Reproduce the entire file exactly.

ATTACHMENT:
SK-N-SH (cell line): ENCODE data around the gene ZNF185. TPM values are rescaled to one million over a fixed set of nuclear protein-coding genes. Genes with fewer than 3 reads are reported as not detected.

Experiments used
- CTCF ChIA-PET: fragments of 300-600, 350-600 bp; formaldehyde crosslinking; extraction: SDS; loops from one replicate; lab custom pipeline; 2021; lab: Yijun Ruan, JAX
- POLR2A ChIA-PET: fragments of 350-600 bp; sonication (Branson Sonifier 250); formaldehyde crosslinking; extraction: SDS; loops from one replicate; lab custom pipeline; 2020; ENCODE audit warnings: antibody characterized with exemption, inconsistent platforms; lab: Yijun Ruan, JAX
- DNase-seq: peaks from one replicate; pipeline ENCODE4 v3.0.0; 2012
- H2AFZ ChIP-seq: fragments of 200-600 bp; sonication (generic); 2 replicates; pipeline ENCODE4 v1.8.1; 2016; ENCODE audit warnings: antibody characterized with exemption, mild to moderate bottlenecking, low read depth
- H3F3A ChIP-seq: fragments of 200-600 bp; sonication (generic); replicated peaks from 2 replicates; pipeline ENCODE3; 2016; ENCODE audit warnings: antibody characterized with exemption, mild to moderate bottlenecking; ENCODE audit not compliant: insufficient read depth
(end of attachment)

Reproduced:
SK-N-SH (cell line): ENCODE data around the gene ZNF185. TPM values are rescaled to one million over a fixed set of nuclear protein-coding genes. Genes with fewer than 3 reads are reported as not detected.

Experiments used
- CTCF ChIA-PET: fragments of 300-600, 350-600 bp; formaldehyde crosslinking; extraction: SDS; loops from one replicate; lab custom pipeline; 2021; lab: Yijun Ruan, JAX
- POLR2A ChIA-PET: fragments of 350-600 bp; sonication (Branson Sonifier 250); formaldehyde crosslinking; extraction: SDS; loops from one replicate; lab custom pipeline; 2020; ENCODE audit warnings: antibody characterized with exemption, inconsistent platforms; lab: Yijun Ruan, JAX
- DNase-seq: peaks from one replicate; pipeline ENCODE4 v3.0.0; 2012
- H2AFZ ChIP-seq: fragments of 200-600 bp; sonication (generic); 2 replicates; pipeline ENCODE4 v1.8.1; 2016; ENCODE audit warnings: antibody characterized with exemption, mild to moderate bottlenecking, low read depth
- H3F3A ChIP-seq: fragments of 200-600 bp; sonication (generic); replicated peaks from 2 replicates; pipeline ENCODE3; 2016; ENCODE audit warnings: antibody characterized with exemption, mild to moderate bottlenecking; ENCODE audit not compliant: insufficient read depth